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Press Release

DRC: Fears of renewed political crisis with dire humanitarian consequences

The Democratic Republic of Congo is once again on the brink, as the threat of a renewed and large-scale political crisis with dire humanitarian consequences looms around the corner.

The current government has failed to plan elections – delayed for now until April of 2018 – as President Joseph Kabila’s constitutionally-limited second term expires. The IRC is deeply concerned that should tensions escalate between the government and opposition leaders, who have called for daily protests until Kabila steps down, violence is all but certain, and the average Congolese citizen will pay the price.  Another political crisis will not only exacerbate the lack of access to already-scarce basic services by the population - with knock-on effects on health, education, protection and food security - but also risks increasing displacement within and outside the country’s borders, not to mention local violence and disempowerment.

The humanitarian consequences of Congo’s successive crises are dire. Each shock weakens the coping potential of an already beleaguered population, plunged into complex and protracted cycles of instability that impact the entire region and have done so for the past twenty years. One in 10 people in DRC are already in urgent humanitarian need, a situation that will deteriorate should violence spike and instability continue. What the DRC needs now is the political will to meet the urgent humanitarian needs of the Congolese people who have suffered too long from continuous crisis.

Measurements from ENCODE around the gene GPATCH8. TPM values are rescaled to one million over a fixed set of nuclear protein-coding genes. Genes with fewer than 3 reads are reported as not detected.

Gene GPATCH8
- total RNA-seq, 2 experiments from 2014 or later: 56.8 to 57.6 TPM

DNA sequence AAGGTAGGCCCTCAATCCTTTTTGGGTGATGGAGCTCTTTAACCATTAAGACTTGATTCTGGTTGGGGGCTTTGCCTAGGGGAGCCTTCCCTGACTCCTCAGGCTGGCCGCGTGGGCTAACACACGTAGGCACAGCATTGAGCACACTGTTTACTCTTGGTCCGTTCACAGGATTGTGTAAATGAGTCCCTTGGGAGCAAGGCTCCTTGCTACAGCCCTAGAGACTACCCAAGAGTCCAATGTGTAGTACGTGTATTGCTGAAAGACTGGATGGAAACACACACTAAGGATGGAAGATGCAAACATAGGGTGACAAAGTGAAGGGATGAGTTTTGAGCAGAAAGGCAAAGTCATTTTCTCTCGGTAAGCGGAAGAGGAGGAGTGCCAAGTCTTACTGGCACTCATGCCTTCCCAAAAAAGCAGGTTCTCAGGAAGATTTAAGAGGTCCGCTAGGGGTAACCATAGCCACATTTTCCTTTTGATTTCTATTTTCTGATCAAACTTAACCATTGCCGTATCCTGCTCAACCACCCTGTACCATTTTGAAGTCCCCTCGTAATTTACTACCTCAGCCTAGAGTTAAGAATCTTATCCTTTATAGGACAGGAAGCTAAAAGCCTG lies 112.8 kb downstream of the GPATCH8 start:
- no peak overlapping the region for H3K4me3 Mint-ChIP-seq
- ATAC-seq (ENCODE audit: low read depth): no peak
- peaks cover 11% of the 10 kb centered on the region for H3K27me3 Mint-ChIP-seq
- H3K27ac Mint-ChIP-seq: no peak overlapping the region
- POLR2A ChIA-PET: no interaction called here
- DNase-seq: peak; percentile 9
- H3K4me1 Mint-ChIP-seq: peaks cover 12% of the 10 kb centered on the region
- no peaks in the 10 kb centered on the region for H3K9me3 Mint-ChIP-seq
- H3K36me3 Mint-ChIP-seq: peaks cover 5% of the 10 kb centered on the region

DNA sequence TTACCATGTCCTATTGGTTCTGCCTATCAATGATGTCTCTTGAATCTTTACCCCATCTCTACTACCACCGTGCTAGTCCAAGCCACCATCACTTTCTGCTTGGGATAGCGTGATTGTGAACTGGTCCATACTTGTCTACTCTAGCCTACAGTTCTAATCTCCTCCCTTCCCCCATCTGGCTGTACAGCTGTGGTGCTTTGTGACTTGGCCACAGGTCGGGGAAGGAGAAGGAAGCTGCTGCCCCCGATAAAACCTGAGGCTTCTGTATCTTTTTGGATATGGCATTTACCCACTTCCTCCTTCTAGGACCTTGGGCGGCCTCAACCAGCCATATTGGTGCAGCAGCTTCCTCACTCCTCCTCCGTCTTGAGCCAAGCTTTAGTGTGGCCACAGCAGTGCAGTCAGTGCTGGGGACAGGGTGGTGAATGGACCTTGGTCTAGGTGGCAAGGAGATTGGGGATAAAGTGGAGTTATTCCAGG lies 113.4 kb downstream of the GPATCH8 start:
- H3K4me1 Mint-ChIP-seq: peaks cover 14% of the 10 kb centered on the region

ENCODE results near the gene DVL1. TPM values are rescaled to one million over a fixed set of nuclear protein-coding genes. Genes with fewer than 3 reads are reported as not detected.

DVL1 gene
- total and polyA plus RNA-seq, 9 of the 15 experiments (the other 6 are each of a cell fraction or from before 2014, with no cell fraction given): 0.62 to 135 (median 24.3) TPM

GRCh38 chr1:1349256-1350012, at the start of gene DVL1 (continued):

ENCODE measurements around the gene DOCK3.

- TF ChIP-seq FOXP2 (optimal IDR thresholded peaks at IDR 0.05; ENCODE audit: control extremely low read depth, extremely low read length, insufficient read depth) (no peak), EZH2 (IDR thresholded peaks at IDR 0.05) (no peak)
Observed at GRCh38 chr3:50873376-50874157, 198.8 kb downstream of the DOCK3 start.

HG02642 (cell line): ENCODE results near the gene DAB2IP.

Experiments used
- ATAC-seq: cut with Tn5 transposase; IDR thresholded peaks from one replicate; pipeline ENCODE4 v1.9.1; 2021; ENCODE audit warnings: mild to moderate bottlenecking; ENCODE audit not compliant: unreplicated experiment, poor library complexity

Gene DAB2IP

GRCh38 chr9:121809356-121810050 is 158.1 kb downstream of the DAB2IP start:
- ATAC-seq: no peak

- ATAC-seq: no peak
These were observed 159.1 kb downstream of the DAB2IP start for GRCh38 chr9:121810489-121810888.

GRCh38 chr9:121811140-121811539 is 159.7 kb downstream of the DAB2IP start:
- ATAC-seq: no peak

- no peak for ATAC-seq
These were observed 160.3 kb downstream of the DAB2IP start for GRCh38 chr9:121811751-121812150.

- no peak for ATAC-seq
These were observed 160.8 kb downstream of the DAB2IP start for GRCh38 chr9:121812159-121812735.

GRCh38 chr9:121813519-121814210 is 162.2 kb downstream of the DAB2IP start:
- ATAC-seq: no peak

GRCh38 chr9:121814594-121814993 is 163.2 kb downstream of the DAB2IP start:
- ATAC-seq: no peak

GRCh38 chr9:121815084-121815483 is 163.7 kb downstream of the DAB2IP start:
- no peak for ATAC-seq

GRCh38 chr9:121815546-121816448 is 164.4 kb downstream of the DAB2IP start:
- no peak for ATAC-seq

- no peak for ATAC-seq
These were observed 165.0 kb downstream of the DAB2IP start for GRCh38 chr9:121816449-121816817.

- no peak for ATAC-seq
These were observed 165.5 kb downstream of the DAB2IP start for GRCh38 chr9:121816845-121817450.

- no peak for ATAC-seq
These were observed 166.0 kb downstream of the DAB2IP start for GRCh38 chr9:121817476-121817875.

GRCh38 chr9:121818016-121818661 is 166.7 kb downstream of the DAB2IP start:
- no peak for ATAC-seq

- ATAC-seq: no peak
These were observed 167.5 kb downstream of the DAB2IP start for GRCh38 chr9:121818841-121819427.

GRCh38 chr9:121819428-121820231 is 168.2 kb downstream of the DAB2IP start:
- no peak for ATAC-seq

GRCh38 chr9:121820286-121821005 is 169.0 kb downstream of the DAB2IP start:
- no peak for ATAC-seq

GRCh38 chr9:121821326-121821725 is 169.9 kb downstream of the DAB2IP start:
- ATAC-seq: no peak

-Ciaran Donnelly, Senior Vice President of International Programs

The IRC in the Democratic Republic of Congo

The IRC began working in DRC in 1996 to respond to the humanitarian crisis in the east of the country. It has since become one of the largest providers of humanitarian assistance and post-conflict development, providing life-saving assistance in the fields of health, water, sanitation and hygiene, women’s protection and empowerment, education and livelihoods.  IRC teams and partners currently reach 2.3 million people in Congo with lifesaving support.

Learn about the IRC’s work in DRC.

Spokespeople are available in New York, London and Kinshasa.

About the IRC

The International Rescue Committee responds to the world’s worst humanitarian crises, helping to restore health, safety, education, economic wellbeing, and power to people devastated by conflict and disaster. Founded in 1933 at the call of Albert Einstein, the IRC is at work in over 40 countries and 29 U.S. cities helping people to survive, reclaim control of their future and strengthen their communities. Learn more at www.rescue.org and follow the IRC on Twitter & Facebook.